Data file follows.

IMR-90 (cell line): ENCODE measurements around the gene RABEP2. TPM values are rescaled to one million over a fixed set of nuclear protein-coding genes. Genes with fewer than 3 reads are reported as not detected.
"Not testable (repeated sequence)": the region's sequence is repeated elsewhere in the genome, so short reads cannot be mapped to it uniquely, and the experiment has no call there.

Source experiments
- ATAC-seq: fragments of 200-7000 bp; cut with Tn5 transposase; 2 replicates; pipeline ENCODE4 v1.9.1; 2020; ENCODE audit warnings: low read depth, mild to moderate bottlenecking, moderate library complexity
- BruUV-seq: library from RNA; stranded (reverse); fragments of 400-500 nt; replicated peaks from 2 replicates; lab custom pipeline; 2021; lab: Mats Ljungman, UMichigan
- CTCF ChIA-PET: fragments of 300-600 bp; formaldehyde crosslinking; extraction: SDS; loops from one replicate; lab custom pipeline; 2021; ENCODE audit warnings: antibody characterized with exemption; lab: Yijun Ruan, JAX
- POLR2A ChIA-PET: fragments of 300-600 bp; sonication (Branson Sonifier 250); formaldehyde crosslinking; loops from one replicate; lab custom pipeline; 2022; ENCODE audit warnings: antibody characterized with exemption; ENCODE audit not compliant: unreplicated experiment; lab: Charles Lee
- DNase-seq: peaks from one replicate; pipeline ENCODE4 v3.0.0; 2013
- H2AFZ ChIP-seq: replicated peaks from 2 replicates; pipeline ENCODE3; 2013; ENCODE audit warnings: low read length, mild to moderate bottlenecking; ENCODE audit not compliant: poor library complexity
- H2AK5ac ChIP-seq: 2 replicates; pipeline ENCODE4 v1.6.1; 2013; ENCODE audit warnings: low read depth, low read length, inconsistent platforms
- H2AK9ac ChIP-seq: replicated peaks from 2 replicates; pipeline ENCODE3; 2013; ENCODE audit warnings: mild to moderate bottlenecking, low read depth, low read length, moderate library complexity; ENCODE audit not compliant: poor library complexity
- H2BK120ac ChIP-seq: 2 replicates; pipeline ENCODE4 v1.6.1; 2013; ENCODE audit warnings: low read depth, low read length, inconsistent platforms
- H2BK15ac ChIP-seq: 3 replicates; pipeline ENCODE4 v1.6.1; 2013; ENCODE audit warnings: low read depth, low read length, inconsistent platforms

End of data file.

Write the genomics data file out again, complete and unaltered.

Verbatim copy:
IMR-90 (cell line): ENCODE measurements around the gene RABEP2. TPM values are rescaled to one million over a fixed set of nuclear protein-coding genes. Genes with fewer than 3 reads are reported as not detected.
"Not testable (repeated sequence)": the region's sequence is repeated elsewhere in the genome, so short reads cannot be mapped to it uniquely, and the experiment has no call there.

Source experiments
- ATAC-seq: fragments of 200-7000 bp; cut with Tn5 transposase; 2 replicates; pipeline ENCODE4 v1.9.1; 2020; ENCODE audit warnings: low read depth, mild to moderate bottlenecking, moderate library complexity
- BruUV-seq: library from RNA; stranded (reverse); fragments of 400-500 nt; replicated peaks from 2 replicates; lab custom pipeline; 2021; lab: Mats Ljungman, UMichigan
- CTCF ChIA-PET: fragments of 300-600 bp; formaldehyde crosslinking; extraction: SDS; loops from one replicate; lab custom pipeline; 2021; ENCODE audit warnings: antibody characterized with exemption; lab: Yijun Ruan, JAX
- POLR2A ChIA-PET: fragments of 300-600 bp; sonication (Branson Sonifier 250); formaldehyde crosslinking; loops from one replicate; lab custom pipeline; 2022; ENCODE audit warnings: antibody characterized with exemption; ENCODE audit not compliant: unreplicated experiment; lab: Charles Lee
- DNase-seq: peaks from one replicate; pipeline ENCODE4 v3.0.0; 2013
- H2AFZ ChIP-seq: replicated peaks from 2 replicates; pipeline ENCODE3; 2013; ENCODE audit warnings: low read length, mild to moderate bottlenecking; ENCODE audit not compliant: poor library complexity
- H2AK5ac ChIP-seq: 2 replicates; pipeline ENCODE4 v1.6.1; 2013; ENCODE audit warnings: low read depth, low read length, inconsistent platforms
- H2AK9ac ChIP-seq: replicated peaks from 2 replicates; pipeline ENCODE3; 2013; ENCODE audit warnings: mild to moderate bottlenecking, low read depth, low read length, moderate library complexity; ENCODE audit not compliant: poor library complexity
- H2BK120ac ChIP-seq: 2 replicates; pipeline ENCODE4 v1.6.1; 2013; ENCODE audit warnings: low read depth, low read length, inconsistent platforms
- H2BK15ac ChIP-seq: 3 replicates; pipeline ENCODE4 v1.6.1; 2013; ENCODE audit warnings: low read depth, low read length, inconsistent platforms